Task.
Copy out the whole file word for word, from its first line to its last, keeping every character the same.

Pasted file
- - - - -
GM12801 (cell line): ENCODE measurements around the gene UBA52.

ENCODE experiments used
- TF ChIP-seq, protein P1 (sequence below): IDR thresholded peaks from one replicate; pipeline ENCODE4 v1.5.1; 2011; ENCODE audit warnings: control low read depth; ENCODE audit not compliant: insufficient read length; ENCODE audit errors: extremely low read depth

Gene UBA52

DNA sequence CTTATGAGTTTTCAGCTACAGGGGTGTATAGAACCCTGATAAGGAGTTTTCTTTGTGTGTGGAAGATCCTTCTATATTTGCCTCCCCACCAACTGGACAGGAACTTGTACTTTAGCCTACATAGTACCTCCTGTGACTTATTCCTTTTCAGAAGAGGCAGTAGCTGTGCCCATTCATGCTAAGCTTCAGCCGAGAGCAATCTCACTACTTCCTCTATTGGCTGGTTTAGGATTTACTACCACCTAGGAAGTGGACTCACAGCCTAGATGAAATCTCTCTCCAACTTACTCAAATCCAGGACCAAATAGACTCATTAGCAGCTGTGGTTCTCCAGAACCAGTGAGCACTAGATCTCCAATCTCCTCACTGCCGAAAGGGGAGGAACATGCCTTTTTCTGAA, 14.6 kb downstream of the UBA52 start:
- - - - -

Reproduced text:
GM12801 (cell line): ENCODE measurements around the gene UBA52.

ENCODE experiments used
- TF ChIP-seq, protein P1 (sequence below): IDR thresholded peaks from one replicate; pipeline ENCODE4 v1.5.1; 2011; ENCODE audit warnings: control low read depth; ENCODE audit not compliant: insufficient read length; ENCODE audit errors: extremely low read depth

Gene UBA52

DNA sequence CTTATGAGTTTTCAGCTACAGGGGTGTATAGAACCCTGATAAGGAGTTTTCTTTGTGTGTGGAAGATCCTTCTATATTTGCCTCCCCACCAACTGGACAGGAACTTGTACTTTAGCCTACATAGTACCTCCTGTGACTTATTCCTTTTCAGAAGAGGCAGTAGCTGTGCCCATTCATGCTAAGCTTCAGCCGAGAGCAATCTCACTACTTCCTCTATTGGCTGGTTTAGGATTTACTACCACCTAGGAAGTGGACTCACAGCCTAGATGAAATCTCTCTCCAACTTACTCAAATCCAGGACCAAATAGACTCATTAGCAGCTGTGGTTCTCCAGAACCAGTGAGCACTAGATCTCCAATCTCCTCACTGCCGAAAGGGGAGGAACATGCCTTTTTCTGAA, 14.6 kb downstream of the UBA52 start: